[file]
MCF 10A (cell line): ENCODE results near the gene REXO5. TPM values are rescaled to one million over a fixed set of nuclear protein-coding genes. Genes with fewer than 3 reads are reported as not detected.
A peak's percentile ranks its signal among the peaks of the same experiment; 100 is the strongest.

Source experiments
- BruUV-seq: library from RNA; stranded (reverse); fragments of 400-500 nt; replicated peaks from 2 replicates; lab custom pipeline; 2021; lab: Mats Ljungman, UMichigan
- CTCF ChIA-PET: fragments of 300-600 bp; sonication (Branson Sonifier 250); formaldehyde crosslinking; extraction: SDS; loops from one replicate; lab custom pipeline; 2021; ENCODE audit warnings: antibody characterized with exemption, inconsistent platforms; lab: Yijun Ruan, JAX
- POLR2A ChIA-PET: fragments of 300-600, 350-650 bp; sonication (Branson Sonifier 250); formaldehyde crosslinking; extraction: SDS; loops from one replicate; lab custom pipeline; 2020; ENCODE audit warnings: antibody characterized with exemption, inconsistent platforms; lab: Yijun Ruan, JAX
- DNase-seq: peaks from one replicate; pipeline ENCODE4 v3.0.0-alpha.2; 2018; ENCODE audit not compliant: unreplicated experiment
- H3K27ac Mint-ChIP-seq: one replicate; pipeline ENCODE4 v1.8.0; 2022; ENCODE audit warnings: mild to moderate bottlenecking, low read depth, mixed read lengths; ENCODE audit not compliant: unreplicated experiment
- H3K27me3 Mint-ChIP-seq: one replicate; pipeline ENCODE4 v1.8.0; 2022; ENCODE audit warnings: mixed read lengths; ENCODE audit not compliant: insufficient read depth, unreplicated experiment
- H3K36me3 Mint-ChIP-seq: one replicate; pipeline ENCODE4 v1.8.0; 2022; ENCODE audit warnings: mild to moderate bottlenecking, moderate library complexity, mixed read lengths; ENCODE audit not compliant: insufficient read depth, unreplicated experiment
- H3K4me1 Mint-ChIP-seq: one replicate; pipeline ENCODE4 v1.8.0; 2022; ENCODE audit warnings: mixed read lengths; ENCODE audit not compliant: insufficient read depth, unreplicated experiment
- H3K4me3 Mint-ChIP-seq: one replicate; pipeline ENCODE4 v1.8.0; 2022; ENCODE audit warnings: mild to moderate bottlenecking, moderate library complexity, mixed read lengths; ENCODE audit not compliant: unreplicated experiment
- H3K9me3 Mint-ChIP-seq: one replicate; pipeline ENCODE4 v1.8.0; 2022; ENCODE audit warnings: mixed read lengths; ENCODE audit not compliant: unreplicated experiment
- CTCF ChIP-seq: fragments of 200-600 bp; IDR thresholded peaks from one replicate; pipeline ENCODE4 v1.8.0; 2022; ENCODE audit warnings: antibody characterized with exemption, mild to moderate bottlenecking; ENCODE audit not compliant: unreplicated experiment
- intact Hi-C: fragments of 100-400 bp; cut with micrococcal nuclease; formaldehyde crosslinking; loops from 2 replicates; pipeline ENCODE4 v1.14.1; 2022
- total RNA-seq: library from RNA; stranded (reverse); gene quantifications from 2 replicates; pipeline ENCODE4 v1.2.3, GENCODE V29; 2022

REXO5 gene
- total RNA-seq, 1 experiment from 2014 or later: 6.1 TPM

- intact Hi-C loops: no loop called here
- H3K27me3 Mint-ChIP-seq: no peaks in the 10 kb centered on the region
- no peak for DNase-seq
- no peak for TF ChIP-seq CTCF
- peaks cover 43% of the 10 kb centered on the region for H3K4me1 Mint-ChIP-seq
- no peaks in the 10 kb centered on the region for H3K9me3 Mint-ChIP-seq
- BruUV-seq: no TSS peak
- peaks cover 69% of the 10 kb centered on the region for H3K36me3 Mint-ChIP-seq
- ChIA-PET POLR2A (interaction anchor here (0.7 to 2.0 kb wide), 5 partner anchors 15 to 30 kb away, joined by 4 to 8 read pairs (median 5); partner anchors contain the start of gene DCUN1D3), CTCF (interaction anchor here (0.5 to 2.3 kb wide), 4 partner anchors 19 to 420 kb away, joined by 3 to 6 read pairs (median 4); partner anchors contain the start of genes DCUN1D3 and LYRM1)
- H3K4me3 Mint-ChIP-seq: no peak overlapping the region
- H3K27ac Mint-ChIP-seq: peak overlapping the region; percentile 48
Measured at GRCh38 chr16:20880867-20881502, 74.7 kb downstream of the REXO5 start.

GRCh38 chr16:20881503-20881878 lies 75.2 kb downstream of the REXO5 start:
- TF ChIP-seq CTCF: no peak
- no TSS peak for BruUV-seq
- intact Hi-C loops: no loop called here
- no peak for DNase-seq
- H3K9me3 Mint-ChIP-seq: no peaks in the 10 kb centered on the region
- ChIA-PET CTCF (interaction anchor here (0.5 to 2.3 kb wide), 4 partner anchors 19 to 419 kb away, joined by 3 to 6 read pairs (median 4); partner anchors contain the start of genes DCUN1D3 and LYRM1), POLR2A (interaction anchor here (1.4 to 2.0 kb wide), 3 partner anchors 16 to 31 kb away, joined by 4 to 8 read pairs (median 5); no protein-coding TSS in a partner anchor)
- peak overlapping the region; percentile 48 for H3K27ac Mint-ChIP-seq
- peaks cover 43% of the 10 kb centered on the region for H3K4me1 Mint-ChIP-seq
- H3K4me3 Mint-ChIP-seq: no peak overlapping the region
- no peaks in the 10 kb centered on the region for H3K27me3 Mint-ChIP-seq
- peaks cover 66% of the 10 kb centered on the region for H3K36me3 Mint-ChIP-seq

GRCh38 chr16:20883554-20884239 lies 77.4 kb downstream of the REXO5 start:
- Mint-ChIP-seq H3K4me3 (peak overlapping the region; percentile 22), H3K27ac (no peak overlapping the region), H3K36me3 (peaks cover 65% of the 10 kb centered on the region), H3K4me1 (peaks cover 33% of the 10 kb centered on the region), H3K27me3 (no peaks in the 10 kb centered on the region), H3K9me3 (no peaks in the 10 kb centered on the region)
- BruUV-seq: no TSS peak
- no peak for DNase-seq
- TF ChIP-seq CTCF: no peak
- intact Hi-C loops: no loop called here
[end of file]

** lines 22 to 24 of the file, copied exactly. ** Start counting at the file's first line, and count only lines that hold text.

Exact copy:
- no peak for TF ChIP-seq CTCF
- peaks cover 43% of the 10 kb centered on the region for H3K4me1 Mint-ChIP-seq
- no peaks in the 10 kb centered on the region for H3K9me3 Mint-ChIP-seq